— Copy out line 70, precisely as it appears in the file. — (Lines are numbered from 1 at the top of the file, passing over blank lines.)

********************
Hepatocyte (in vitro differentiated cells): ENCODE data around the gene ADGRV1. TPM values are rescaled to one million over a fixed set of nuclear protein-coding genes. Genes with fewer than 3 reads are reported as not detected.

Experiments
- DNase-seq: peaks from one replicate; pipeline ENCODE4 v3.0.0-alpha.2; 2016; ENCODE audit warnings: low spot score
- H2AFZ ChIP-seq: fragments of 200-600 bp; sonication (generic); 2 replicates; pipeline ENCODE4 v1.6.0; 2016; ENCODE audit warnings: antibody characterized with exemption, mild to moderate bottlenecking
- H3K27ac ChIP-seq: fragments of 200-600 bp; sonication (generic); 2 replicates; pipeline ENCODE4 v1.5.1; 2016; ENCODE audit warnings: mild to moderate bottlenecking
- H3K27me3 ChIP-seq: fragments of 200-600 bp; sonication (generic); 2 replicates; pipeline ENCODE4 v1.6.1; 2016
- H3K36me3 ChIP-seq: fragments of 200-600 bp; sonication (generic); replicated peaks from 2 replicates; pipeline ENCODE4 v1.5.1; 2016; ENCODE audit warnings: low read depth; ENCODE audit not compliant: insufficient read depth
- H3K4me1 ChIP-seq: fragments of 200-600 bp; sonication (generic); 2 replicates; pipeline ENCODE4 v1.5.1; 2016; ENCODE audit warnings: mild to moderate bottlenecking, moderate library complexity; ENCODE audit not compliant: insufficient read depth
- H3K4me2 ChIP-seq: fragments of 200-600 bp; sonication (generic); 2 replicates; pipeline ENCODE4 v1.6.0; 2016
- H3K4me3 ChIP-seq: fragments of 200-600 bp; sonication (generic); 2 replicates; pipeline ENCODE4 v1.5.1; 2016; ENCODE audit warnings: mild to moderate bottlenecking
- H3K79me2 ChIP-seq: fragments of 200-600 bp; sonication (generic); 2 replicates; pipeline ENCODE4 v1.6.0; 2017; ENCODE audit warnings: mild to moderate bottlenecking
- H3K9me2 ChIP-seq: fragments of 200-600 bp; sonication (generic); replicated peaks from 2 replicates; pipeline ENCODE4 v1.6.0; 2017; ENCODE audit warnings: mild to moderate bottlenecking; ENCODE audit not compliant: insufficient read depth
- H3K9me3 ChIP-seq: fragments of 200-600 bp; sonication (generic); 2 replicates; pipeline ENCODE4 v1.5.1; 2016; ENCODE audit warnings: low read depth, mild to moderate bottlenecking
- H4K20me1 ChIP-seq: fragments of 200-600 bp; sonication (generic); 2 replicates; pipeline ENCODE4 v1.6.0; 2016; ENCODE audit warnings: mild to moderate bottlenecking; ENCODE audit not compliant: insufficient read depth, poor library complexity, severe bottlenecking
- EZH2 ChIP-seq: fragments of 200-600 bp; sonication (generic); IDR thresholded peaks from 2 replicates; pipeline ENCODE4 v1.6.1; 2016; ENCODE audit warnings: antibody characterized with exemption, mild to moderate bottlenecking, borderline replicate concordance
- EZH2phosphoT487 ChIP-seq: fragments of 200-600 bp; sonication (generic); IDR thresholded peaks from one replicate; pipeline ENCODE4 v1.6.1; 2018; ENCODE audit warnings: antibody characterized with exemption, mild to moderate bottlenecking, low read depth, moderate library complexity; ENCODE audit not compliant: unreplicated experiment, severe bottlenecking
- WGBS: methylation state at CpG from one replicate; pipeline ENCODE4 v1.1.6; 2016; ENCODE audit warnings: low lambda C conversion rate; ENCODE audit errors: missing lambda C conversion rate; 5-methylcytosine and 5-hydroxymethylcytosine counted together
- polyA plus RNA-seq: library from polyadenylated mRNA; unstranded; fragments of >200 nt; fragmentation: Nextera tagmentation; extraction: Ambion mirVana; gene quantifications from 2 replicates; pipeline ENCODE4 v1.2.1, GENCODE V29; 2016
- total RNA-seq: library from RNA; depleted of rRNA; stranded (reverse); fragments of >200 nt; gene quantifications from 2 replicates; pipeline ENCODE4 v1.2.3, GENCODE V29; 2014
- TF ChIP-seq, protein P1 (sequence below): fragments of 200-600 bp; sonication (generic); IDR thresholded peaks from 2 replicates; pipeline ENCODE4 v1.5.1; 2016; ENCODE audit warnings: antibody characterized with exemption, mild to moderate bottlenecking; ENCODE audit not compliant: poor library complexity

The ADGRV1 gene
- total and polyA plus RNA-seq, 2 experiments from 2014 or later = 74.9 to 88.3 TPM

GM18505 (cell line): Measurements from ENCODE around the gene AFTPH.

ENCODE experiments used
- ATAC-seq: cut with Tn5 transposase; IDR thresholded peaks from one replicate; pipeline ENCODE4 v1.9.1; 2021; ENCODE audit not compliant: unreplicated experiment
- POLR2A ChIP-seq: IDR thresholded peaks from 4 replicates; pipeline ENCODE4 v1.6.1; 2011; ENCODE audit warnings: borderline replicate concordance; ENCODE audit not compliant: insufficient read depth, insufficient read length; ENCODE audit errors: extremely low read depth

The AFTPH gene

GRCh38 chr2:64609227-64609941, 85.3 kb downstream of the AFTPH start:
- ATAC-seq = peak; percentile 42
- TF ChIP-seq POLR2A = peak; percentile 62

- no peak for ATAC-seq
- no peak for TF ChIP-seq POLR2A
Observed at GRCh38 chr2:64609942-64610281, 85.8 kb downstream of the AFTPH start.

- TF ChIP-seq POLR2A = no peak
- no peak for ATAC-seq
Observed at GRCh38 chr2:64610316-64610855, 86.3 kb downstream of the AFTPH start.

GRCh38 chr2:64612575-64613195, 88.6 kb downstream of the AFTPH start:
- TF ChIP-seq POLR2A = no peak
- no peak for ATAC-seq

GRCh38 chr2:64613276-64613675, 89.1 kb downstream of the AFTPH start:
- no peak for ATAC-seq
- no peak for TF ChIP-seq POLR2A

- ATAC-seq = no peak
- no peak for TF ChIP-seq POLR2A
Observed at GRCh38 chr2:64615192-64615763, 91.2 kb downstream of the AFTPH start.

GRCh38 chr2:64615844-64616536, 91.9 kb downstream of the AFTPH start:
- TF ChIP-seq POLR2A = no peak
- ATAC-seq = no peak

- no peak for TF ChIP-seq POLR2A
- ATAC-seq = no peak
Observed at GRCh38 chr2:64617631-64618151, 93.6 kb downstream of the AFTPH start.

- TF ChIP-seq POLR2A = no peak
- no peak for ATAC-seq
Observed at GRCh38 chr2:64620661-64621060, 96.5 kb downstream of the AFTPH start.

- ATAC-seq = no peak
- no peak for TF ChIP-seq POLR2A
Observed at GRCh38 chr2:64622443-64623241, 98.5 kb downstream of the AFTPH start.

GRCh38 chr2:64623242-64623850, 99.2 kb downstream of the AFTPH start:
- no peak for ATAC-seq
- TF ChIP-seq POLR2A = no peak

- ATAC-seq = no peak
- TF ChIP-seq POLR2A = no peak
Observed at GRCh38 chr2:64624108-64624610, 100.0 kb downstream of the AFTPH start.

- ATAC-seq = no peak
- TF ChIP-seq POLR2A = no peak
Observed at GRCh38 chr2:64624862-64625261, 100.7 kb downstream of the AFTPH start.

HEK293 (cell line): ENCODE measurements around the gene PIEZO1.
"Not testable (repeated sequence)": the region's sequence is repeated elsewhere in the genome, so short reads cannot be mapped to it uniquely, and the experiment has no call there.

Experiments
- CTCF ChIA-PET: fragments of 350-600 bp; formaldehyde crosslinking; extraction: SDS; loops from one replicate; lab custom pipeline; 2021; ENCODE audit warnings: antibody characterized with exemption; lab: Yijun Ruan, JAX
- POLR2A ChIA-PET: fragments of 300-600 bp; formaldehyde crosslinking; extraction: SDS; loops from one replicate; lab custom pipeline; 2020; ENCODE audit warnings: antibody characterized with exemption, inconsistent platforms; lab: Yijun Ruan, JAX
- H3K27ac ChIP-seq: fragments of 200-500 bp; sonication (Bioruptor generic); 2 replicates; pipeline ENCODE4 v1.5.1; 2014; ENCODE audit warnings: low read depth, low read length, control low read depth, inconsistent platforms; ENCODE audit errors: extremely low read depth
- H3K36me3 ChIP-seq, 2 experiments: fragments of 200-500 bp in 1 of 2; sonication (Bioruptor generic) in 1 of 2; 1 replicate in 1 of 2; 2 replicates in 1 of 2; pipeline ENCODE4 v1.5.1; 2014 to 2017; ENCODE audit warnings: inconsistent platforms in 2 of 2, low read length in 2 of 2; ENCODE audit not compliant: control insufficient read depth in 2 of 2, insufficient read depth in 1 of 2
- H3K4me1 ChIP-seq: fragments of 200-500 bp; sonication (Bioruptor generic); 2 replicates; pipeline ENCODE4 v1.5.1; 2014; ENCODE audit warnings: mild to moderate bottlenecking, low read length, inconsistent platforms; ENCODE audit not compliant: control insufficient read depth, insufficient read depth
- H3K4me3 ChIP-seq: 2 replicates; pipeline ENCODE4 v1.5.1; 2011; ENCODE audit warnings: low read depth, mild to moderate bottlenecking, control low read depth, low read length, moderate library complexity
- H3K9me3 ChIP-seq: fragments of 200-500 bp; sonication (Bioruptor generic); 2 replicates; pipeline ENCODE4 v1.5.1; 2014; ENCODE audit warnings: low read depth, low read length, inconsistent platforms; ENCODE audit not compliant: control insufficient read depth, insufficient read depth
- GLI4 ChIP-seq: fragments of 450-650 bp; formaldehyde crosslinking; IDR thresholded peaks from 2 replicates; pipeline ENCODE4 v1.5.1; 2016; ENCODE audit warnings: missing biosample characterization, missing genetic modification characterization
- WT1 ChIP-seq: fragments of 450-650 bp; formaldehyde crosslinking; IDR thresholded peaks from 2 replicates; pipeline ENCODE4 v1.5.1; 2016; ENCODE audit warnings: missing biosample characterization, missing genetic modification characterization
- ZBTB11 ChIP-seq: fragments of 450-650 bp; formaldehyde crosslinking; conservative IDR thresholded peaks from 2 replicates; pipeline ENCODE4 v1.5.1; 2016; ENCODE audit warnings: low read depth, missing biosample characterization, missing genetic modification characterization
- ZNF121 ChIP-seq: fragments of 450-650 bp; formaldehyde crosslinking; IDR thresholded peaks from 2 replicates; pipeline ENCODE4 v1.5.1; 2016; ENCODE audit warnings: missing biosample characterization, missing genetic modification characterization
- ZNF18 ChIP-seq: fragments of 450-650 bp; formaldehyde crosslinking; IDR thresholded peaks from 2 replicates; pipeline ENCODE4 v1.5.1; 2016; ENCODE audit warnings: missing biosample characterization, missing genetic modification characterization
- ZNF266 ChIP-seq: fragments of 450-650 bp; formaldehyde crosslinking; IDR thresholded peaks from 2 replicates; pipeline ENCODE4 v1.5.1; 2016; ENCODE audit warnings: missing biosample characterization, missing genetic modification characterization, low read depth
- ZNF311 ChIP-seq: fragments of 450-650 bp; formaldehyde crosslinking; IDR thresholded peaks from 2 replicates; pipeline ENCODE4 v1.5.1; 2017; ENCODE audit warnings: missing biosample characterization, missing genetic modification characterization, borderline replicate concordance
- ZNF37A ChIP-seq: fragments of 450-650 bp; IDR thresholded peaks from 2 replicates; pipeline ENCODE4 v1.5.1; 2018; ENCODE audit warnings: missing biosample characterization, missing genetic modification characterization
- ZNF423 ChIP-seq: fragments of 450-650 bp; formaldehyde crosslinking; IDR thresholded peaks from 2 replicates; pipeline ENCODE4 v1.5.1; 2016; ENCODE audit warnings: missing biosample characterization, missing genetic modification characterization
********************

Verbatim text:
- CTCF ChIA-PET: fragments of 350-600 bp; formaldehyde crosslinking; extraction: SDS; loops from one replicate; lab custom pipeline; 2021; ENCODE audit warnings: antibody characterized with exemption; lab: Yijun Ruan, JAX